He said that the government is mulling how to encourage foreign tourists and Thais to buy Otop products produced by villagers in communities as a means to promote Otop products and, at the same time, promote tourism in communities.
One of the ways being explored is that buyers who purchase Otop products can use the receipts to claim tax deductions and this may encourage more people to buy more Otop products, said Mr Somkid, however, adding that the government will consider how this can be translated into action.
Despite political uncertainty, the deputy prime minister pointed out that tourism is booming, reflecting the notion that Thailand is the “chaotic beauty” magnet for tourists.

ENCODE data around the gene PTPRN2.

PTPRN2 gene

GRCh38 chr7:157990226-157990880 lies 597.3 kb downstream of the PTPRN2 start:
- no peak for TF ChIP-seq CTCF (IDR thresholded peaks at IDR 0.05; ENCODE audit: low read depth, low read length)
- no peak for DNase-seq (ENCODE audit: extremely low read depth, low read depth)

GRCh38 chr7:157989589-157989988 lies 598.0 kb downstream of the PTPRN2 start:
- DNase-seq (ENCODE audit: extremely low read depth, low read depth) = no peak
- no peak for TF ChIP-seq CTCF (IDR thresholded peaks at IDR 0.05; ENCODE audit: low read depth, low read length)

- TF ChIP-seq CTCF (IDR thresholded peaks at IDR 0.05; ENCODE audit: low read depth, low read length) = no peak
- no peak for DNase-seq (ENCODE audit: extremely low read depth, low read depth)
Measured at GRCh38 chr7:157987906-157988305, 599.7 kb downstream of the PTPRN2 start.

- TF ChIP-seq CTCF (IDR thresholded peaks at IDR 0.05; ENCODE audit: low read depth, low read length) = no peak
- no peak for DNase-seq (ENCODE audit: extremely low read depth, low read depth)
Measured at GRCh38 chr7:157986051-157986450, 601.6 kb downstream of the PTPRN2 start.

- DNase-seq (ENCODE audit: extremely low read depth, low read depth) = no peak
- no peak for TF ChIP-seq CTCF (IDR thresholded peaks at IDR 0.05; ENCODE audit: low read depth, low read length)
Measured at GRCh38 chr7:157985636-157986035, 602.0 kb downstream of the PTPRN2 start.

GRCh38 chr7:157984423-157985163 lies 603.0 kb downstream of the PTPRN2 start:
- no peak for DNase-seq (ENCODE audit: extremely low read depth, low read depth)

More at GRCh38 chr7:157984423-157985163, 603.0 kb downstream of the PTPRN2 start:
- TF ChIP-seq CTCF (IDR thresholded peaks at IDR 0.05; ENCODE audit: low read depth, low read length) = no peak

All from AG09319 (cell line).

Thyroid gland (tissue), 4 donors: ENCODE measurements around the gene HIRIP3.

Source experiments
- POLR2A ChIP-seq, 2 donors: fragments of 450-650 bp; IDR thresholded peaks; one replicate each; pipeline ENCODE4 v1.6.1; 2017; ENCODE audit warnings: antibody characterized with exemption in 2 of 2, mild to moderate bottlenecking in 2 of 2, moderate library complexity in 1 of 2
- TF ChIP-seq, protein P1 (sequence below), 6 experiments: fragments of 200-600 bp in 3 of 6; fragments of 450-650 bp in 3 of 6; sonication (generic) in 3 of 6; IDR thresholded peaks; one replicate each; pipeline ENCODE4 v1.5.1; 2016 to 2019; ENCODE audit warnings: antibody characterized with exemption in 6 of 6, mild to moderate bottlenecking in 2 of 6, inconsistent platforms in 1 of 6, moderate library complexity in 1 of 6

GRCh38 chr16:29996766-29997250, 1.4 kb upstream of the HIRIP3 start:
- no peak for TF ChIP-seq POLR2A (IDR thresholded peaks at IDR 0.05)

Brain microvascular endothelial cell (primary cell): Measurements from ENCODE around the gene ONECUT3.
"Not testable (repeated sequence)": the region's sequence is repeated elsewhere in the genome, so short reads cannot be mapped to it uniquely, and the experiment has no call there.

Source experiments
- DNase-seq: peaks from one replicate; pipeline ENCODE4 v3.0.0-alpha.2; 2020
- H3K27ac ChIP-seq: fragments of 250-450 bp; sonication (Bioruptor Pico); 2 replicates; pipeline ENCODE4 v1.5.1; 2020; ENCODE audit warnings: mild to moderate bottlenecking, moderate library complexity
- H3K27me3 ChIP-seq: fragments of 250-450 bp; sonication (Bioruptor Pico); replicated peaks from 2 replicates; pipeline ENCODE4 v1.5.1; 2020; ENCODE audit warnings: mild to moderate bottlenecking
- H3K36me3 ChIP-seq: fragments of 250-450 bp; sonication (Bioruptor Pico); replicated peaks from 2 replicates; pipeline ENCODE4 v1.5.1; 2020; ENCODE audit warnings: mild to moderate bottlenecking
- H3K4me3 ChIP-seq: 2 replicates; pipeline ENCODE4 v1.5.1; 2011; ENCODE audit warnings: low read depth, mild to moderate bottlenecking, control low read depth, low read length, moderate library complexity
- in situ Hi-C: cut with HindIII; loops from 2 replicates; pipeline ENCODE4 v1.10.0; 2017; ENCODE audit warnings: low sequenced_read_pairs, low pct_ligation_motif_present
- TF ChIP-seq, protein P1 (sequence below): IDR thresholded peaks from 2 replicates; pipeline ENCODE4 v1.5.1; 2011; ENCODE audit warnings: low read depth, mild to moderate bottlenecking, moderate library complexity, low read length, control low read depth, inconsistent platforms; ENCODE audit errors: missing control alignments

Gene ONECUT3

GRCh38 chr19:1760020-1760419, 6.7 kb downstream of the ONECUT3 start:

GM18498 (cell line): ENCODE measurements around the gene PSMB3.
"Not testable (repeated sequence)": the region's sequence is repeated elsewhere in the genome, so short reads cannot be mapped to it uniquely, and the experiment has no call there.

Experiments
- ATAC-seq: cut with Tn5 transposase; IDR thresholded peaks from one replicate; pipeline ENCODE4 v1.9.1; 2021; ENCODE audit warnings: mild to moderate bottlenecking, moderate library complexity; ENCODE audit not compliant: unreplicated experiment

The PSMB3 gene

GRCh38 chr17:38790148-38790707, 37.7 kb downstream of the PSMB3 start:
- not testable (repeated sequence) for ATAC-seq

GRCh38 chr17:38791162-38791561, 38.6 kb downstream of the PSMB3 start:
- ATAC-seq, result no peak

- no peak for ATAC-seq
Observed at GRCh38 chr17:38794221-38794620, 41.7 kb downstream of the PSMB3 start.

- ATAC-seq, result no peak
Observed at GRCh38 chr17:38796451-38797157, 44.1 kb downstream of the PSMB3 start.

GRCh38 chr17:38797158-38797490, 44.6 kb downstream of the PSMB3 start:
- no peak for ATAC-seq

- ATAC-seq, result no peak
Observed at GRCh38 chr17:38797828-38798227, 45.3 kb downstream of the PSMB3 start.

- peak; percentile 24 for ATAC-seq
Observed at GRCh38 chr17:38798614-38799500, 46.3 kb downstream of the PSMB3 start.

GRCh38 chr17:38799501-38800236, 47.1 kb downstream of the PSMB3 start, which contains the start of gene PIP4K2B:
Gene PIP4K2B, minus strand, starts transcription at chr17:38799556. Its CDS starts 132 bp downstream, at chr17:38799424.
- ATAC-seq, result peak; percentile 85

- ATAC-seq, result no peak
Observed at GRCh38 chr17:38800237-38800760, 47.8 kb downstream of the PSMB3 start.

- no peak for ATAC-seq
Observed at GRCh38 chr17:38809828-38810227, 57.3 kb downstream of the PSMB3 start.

“If the number of tourists is equal to X and if you want to earn more from them you must make them stay longer. If you light up a walking street to let them walk at night, they will increase their spending and farang love Otop products,” said Mr Somkid.